Seven Things Every Druid Should Do   8 comments

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New growth on the tips of our south boundary pines

[Thirty Days of Druidry 28]

“Should” is such a polarizing word. I write it here as a reminder most of all to myself. “Who are you to tell us what to do?!” Well, what difference does that make? If my suggestions are good, follow them. If they’re not, don’t. In the end, “who I am” really doesn’t matter much, does it? I’m not putting it out there as a distraction, so why let it be one for you? A road sign on a road you’re not travelling doesn’t apply to you, does it?

Besides, if my suggestions are good, you’re probably already practicing them in your own way.

(The next post will account for how well I follow my own advice.)

OK, here goes:

1–Druids should have a practice. I’m not saying what that is or should be, only that we each need one. Finding one we can stick with and make our own can be a deal of work. But without a practice, we lose focus, we fail to hear the hints — from others, from the green world, from dreams, from study and learning, from the nudge that comes in the shower or taking out the trash — that help keep us in balance. Otherwise, how are we more than armchair or coffee-table druids?

2–Druids should be able to talk about Druidry. Not proselytize. Not necessarily give interviews, record podcasts or lead workshops, unless that’s our thing. But if someone asks, a door is opening, and we can have an “elevator speech” ready. You know, an account of what we do, and how it makes a difference in our lives. One or two sentences can be enough. Otherwise, if we can’t manage that much, why are we doing what we do?

3–Druids should show their love of the earth. How we each do that is part of our own unique practice. Like all things, we have our birth and our bloom, our fruit and our fallow time. Otherwise, how do our lives build and contribute to this world we say we love?

4–Druids should keep learning. Neither we nor the world stands still, and much is stirring in many fields of learning that can enrich our practice, our knowledge, our awareness and our ability to work with the energies of the world for good. Otherwise, how else do we honor what we have been given?

5–Druids should respect their own needs. Our existences are such complex systems, and it becomes very difficult to fulfill the potential of our lives if pain, anger, illness, injury, or weakness overtakes us. It can be equally difficult to do more than we’re already doing if we have lives we live fully, without adding more than enough and driving us to a tipping point of imbalance. We should seek to know ourselves well enough to respect our own boundaries and limits, while asking which ones deserve to be there as supports, corner posts, roof-beams and garden fences, and which ones we can wisely transcend and grow beyond. Otherwise, how can we respect the same needs in others?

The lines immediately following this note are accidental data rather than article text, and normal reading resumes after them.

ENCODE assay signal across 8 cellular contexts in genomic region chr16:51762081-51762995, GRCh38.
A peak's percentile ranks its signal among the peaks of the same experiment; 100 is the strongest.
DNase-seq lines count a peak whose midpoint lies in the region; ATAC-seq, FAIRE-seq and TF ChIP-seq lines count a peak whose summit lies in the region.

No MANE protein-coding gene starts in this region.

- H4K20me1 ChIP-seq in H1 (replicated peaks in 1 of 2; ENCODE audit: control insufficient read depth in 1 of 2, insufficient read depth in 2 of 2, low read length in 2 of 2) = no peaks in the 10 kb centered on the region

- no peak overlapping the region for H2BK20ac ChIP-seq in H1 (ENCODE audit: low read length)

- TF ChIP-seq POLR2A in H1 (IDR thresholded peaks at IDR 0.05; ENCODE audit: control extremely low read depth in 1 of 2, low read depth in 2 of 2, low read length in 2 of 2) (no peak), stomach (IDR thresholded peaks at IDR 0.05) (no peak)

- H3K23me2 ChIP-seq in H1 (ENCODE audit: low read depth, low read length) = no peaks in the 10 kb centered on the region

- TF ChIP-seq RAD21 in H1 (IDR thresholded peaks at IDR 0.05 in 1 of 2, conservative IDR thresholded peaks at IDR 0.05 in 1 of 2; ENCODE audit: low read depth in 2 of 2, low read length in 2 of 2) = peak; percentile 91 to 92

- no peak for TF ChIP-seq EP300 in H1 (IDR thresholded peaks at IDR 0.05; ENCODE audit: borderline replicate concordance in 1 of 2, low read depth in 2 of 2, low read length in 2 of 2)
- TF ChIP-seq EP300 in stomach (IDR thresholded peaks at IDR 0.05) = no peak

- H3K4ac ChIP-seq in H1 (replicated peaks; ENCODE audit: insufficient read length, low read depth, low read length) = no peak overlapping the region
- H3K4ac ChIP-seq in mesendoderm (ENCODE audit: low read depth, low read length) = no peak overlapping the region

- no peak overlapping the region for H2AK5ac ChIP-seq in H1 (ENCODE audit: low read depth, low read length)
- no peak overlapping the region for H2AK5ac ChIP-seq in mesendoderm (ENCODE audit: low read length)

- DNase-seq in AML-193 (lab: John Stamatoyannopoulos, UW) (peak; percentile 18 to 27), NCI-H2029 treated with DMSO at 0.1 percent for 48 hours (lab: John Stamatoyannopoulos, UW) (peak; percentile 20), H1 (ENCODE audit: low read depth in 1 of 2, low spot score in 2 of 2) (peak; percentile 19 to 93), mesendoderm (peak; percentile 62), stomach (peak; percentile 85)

6–Druids should serve something greater than themselves. It may be a person, a spirit or god, a relationship, a practice, a community, a cause, an ideal, an institution, a way of life, a language — the possibilities are great. Otherwise, how do we give back and complete our half of the cycle?

7–Druids should listen more than they talk — and we talk a lot! By listening, we can hear music others miss, find beauty that others pass by, celebrate wonders that many children know but adults are coaxed to forget. Otherwise, how can we add our voices to the Great Song that sings each dawn, noon and sunset?

There’s my list. Anything you would delete, change, substitute? What “shoulds” do you follow on your own path?



8 responses to “Seven Things Every Druid Should Do

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  1. Just wanted to let you know I swiped this post for OBOD’s featured blog-of-the-month!

    Good one, Dean!

  2. I just found your blog though the OBOD posting this month. What a treasure trove you’ve written on this blog! I can’t wait to delve in deeper to your older posts. I think your number 5, respecting our own needs, is one that is often overlooked. It’s hard to serve or grow when you aren’t aware of or taking care of the things your soul and person need in this very moment. I’m glad you touched on that topic in this post!

    • EM–thanks for visiting and commenting. I find that the act of making such a list helps me find what I’ve been overlooking. Do keep exploring and commenting — it helps me and other writers keep writing!

  3. This is fabulous, especially for a druid in the beginning of her new lifestyle. Thank you so much for making it simple and not overwhelming

    Sarah McGahan
    • Sarah, thanks for visiting and commenting. I’m glad you found it helpful. The longer I practice, the more I find that returning to essentials keeps me focused and balanced. The trick is to find new ways of seeing so that seemingly old ways stay fresh and new. They don’t change — we do, as we keep recovering a magical point of view!

  4. My vows were pretty simple: to serve my patron deity, to stand by my truth and to walk both worlds with reverence. Less easy to stick to…

    Yes, I like yours. I need to listen more.

    • Hi Lorna. Maybe “less easy to stick to” but very clear. A powerful triad. When I delve into your three, I find the force of all seven “shoulds” I listed. Easier to remember three than seven, too! I went for more general statements and thereby forfeited the punch of yours. You also treat yours as vows, while I’m trot out a kind of vaguely moral or imperative should. Your patron may have something to do with that 🙂

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